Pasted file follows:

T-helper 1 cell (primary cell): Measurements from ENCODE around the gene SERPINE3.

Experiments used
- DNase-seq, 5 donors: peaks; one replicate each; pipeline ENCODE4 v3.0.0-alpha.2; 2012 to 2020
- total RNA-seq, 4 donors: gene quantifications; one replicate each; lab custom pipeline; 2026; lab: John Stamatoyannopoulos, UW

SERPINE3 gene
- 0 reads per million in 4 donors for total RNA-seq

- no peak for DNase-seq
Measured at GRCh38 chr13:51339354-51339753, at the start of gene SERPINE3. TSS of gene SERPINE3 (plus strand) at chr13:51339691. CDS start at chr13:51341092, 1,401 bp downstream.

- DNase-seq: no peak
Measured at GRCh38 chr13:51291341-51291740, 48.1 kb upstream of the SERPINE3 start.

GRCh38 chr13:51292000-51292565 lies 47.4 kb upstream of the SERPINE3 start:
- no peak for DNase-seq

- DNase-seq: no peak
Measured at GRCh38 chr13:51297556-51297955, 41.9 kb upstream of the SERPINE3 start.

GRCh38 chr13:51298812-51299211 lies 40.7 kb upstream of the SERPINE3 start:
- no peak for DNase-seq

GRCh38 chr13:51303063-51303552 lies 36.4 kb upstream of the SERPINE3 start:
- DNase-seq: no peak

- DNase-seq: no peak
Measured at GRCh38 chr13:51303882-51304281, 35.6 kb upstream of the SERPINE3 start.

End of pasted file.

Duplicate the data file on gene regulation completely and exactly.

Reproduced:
T-helper 1 cell (primary cell): Measurements from ENCODE around the gene SERPINE3.

Experiments used
- DNase-seq, 5 donors: peaks; one replicate each; pipeline ENCODE4 v3.0.0-alpha.2; 2012 to 2020
- total RNA-seq, 4 donors: gene quantifications; one replicate each; lab custom pipeline; 2026; lab: John Stamatoyannopoulos, UW

SERPINE3 gene
- 0 reads per million in 4 donors for total RNA-seq

- no peak for DNase-seq
Measured at GRCh38 chr13:51339354-51339753, at the start of gene SERPINE3. TSS of gene SERPINE3 (plus strand) at chr13:51339691. CDS start at chr13:51341092, 1,401 bp downstream.

- DNase-seq: no peak
Measured at GRCh38 chr13:51291341-51291740, 48.1 kb upstream of the SERPINE3 start.

GRCh38 chr13:51292000-51292565 lies 47.4 kb upstream of the SERPINE3 start:
- no peak for DNase-seq

- DNase-seq: no peak
Measured at GRCh38 chr13:51297556-51297955, 41.9 kb upstream of the SERPINE3 start.

GRCh38 chr13:51298812-51299211 lies 40.7 kb upstream of the SERPINE3 start:
- no peak for DNase-seq

GRCh38 chr13:51303063-51303552 lies 36.4 kb upstream of the SERPINE3 start:
- DNase-seq: no peak

- DNase-seq: no peak
Measured at GRCh38 chr13:51303882-51304281, 35.6 kb upstream of the SERPINE3 start.